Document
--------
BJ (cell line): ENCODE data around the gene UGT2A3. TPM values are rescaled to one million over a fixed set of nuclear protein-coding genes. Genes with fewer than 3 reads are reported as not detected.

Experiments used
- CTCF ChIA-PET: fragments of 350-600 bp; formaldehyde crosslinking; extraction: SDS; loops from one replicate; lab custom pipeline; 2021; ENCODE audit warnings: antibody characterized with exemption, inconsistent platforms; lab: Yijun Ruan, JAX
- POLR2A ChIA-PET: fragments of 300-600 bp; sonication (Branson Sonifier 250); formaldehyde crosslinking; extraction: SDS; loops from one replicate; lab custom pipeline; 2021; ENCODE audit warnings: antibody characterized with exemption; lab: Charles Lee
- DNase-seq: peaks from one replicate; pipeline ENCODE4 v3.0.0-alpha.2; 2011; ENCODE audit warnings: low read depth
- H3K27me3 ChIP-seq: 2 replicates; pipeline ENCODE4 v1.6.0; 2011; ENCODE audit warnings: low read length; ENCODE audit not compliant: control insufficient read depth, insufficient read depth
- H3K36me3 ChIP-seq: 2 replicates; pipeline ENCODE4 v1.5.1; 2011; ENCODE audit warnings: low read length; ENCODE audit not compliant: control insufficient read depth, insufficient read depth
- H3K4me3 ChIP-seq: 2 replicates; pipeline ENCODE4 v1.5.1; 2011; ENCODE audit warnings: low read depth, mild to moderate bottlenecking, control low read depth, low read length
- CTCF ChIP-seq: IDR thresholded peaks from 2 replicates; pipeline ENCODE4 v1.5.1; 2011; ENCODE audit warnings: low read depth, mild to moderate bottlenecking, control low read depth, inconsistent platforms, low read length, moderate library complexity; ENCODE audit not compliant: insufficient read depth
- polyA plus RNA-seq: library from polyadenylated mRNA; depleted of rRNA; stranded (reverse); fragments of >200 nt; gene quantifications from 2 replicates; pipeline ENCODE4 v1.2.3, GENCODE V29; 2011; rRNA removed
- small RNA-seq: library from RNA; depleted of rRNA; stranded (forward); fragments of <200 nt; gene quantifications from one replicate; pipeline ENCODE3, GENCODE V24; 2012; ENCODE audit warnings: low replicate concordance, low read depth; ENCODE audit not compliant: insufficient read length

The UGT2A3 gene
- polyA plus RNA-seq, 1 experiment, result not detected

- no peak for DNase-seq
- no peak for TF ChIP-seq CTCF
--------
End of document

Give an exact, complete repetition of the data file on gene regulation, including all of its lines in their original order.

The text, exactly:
BJ (cell line): ENCODE data around the gene UGT2A3. TPM values are rescaled to one million over a fixed set of nuclear protein-coding genes. Genes with fewer than 3 reads are reported as not detected.

Experiments used
- CTCF ChIA-PET: fragments of 350-600 bp; formaldehyde crosslinking; extraction: SDS; loops from one replicate; lab custom pipeline; 2021; ENCODE audit warnings: antibody characterized with exemption, inconsistent platforms; lab: Yijun Ruan, JAX
- POLR2A ChIA-PET: fragments of 300-600 bp; sonication (Branson Sonifier 250); formaldehyde crosslinking; extraction: SDS; loops from one replicate; lab custom pipeline; 2021; ENCODE audit warnings: antibody characterized with exemption; lab: Charles Lee
- DNase-seq: peaks from one replicate; pipeline ENCODE4 v3.0.0-alpha.2; 2011; ENCODE audit warnings: low read depth
- H3K27me3 ChIP-seq: 2 replicates; pipeline ENCODE4 v1.6.0; 2011; ENCODE audit warnings: low read length; ENCODE audit not compliant: control insufficient read depth, insufficient read depth
- H3K36me3 ChIP-seq: 2 replicates; pipeline ENCODE4 v1.5.1; 2011; ENCODE audit warnings: low read length; ENCODE audit not compliant: control insufficient read depth, insufficient read depth
- H3K4me3 ChIP-seq: 2 replicates; pipeline ENCODE4 v1.5.1; 2011; ENCODE audit warnings: low read depth, mild to moderate bottlenecking, control low read depth, low read length
- CTCF ChIP-seq: IDR thresholded peaks from 2 replicates; pipeline ENCODE4 v1.5.1; 2011; ENCODE audit warnings: low read depth, mild to moderate bottlenecking, control low read depth, inconsistent platforms, low read length, moderate library complexity; ENCODE audit not compliant: insufficient read depth
- polyA plus RNA-seq: library from polyadenylated mRNA; depleted of rRNA; stranded (reverse); fragments of >200 nt; gene quantifications from 2 replicates; pipeline ENCODE4 v1.2.3, GENCODE V29; 2011; rRNA removed
- small RNA-seq: library from RNA; depleted of rRNA; stranded (forward); fragments of <200 nt; gene quantifications from one replicate; pipeline ENCODE3, GENCODE V24; 2012; ENCODE audit warnings: low replicate concordance, low read depth; ENCODE audit not compliant: insufficient read length

The UGT2A3 gene
- polyA plus RNA-seq, 1 experiment, result not detected

- no peak for DNase-seq
- no peak for TF ChIP-seq CTCF